This is a Tim Holtz compass coin, found in the scrapbook section at Michaels. It is embedded in the surface of the breaker concrete in front of the main door. This was an interesting process that I will detail separately.
I hope you've enjoyed visiting Walnut Bay Light as much as I have enjoyed building it. Even though the build is completely furnished at the moment, there are items I want to replace now that there is no time crunch. I've got a few great things on the idea list that I still want to try...hello, where's the foghorn?
Update 05-03-14: I received some wonderful minis for Walnut Bay Light from Bill.
Thank you all for the encouragement and support along the way. A special thank you to April, Lyssa, Blondie, Erica and Peggy for the helpful advice and friendship! :D And, of course a huge thank you to mom!!
I’m soooooo proud of you!! It’s beautiful. Thank you for letting me play along. bravo!
There are so many stunning features throughout. A gorgeous build Brae, elegant simplicity.
Wow, I am speechless. Your mastery of the large and the small is amazing. Well done!!
Amazing work! Great to see you are back after the recent events, and what a comeback!
Had a haunch it was a lighthouse after the third sneak peak. But never expected something so wonderfully detailed. Actually, that’s a lie, knowing your previous work, I came here today expecting exactly this kind of amazing details
You totally nailed it!
A tour de force, absolutely delightful. Thank you for setting the bar impossibly high, that we may continue to aspire without being utterly cowed.
Amazing how beautiful clever ideas with the lamp.
Your lighthouse give my a summer feeling when I was at the lighthouse of Texel!
Thank you for showing your lighthouse you make me day!
groetjes van Marijke
Dear Brae, it is an inspired space. I enjoyed it so much and these light houses and houses are dear to my heart.
Thankyou so much for your details description. the staircase is amazing.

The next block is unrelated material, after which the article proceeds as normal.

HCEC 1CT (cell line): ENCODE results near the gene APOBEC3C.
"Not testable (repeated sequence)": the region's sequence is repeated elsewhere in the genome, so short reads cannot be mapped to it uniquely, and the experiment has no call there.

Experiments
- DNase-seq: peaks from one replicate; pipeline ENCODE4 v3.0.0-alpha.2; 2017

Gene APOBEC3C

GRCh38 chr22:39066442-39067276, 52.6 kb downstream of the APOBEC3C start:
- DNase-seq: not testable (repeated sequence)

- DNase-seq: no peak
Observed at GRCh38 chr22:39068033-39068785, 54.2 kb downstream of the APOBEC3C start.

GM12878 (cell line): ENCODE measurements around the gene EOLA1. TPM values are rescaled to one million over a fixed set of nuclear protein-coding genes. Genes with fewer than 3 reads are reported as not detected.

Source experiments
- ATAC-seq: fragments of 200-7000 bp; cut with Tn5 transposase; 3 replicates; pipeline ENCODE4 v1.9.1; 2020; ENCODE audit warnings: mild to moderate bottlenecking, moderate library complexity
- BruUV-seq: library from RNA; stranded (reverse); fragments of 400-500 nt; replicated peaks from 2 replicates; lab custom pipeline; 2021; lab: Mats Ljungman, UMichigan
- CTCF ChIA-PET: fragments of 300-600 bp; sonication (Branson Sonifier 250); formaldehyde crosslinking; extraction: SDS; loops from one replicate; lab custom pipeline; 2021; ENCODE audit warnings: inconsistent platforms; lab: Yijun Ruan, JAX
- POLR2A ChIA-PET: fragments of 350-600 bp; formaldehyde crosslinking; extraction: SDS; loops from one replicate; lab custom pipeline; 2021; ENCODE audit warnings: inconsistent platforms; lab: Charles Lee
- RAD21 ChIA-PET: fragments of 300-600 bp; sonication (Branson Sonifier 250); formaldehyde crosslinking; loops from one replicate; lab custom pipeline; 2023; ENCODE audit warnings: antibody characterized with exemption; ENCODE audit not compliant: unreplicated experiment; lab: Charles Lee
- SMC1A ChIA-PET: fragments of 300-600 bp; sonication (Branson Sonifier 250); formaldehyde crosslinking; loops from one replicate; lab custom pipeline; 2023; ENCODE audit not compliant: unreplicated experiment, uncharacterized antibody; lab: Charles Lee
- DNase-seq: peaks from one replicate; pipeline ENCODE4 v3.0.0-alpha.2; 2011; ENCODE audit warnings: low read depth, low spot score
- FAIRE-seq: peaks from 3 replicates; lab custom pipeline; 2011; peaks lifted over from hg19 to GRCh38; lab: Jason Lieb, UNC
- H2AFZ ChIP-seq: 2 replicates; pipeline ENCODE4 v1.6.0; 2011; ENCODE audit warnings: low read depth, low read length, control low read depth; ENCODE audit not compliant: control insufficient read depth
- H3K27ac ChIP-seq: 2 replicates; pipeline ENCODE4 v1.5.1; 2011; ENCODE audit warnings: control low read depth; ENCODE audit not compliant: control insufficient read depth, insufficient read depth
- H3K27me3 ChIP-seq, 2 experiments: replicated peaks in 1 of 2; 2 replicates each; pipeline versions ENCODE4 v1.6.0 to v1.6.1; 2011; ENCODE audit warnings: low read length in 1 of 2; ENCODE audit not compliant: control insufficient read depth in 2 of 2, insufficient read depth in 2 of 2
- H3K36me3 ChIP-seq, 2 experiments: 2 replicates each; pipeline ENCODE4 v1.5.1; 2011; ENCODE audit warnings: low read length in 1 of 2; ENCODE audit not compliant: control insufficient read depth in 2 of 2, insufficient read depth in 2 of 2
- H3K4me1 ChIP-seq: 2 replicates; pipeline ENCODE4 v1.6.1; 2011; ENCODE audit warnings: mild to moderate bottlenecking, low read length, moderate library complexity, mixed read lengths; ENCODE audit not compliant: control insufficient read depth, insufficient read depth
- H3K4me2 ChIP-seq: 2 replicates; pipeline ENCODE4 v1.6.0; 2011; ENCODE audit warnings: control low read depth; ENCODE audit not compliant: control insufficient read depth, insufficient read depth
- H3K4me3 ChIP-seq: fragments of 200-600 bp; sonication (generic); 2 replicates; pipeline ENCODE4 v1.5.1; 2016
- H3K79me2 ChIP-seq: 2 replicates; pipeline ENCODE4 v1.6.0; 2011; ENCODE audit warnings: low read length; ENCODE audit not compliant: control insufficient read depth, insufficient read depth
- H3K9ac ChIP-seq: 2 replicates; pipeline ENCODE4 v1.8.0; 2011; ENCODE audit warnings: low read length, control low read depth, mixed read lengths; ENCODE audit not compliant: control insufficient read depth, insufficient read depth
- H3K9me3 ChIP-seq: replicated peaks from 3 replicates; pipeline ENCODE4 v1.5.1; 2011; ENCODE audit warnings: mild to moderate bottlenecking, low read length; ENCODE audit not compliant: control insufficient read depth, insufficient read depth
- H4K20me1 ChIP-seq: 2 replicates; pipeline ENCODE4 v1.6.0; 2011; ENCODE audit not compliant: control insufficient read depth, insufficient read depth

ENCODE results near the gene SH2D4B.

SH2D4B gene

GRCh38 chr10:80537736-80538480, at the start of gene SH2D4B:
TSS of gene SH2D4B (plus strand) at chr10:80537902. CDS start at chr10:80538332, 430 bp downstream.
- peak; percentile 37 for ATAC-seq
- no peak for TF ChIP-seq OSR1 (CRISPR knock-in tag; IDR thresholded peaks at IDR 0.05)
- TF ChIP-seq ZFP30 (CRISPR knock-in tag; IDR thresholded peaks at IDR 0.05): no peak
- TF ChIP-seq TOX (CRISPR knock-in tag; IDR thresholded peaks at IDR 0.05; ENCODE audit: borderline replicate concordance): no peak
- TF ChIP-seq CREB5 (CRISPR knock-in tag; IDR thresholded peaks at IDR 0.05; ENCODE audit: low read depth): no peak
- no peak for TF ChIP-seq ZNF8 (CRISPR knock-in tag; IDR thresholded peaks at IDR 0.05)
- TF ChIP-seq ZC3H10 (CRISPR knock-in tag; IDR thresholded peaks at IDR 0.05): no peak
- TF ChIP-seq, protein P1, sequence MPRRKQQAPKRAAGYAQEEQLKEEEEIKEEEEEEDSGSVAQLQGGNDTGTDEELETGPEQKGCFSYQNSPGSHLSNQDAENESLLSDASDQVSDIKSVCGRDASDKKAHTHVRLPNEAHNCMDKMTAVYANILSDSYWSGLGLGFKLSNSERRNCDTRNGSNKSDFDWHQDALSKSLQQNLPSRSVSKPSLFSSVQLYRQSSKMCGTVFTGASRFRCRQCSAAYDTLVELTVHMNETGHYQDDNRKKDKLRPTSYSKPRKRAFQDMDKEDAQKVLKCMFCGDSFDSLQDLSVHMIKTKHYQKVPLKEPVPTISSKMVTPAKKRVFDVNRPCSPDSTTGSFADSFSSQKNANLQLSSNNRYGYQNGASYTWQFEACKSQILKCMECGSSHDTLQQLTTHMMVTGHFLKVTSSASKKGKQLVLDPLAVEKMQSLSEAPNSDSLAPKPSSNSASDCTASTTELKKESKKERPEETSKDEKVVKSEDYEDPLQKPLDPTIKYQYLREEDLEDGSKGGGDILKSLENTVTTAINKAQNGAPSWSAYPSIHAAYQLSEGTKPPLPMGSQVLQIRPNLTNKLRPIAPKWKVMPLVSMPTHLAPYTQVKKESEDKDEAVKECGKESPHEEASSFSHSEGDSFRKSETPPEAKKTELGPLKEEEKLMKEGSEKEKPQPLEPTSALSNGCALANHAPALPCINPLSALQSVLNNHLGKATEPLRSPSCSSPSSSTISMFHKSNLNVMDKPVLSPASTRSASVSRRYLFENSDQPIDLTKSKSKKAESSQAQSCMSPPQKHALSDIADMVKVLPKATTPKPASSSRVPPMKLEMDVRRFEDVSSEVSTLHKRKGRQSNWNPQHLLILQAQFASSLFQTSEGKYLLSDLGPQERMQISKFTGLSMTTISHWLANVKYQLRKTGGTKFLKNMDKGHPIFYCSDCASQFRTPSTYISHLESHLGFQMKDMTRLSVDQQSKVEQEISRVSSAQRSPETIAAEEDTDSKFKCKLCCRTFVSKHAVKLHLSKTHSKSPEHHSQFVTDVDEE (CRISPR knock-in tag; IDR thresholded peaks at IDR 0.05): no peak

Regards and good luck
Brae, as always you have stuffed the build with so many beautiful designs and ideas, I can’t help be inspired. Every tiny detail just adds to the magic and realism of the piece. Well done you!
Wow. Super wow. Holy mother of wow. I’ll comment later, when I pick my chin up off the floor and can formulate a coherent thought.
Che meraviglia! Sono assolutamente impressionata dai dettagli, da ogni vostra piccola e grande genialità! Vien voglia di vivere in questo faro. :-)
Speechless! It is so beautiful. I love lighthouses, and yours is absolutely stunning! All the details, you did a great job.
Best regards, Lara
Awesome work. I would like to be in on a project with you from start to finish. You are amazing.
I can’t believe I didn’t think of a lighthouse!!! DUH! IT IS AMAZING! I love it, and all those big details really make it too, ie. the green algae, all the surface textures, the roof, then with the little details, the light covers, piping, buffers, the list goes on, THE TIME AND ENERGY, where do you find it? I love the photo of it lit up too. And the splashback! The little attic space. Staircase!!.. I am in danger of writing a long list here…. Just fantastic and very inspiring.
P.s. That cat has a knowing look!! It knows the mayhem (and late dinners? ) that ensue when big boxes arrive
WARNING! Do not place heavyish plates on the phoenix cooker rack, I have the same one, and over night, they bent the rack…
Absolutely fabulous!! Good luck in the competition. This is fantastic.
I wouldn’t have expected a lighthouse, but then you are full of surprises. It’s awesome! Your attention to the details floors me every time!
Brae - you are a true artist - I am just floored!!! The level of detail is incredible. Worth the wait
I thought it might be something nautical but never such a splendid lighthouse. I am always in awe of your exquisite attention to detail and your ability to make a silk purse out of a sow’s ear… doll hair curlers!!!???
Who knew? Love it!
Wow! You’ve done it again! It looks amazing!
I just adore this build, Pea. I love being a part of the behind-the-scenes team, and seeing how your builds come together and just how much it takes to get them done.
Another fantastic, museum worthy build. It’s absolutely stunning. And even though there was no “reveal” for me, I’m still with Keli here…. Jaw on floor.
Not surprisingly, it’s absolutely beautiful and perfect!!! I am a huge fan of your work and “visiting” your creations is a wonderful journey filled with ahhs, and oohhh… Thank you!!!!
No need to wish you good luck on the contest, you are already a winner and - as far as I’m concerned - the winner!!!
TOTALLY AMAZING! I know I’ll be coming back to read through this over and over–your attention to detail is superb! LOVE IT!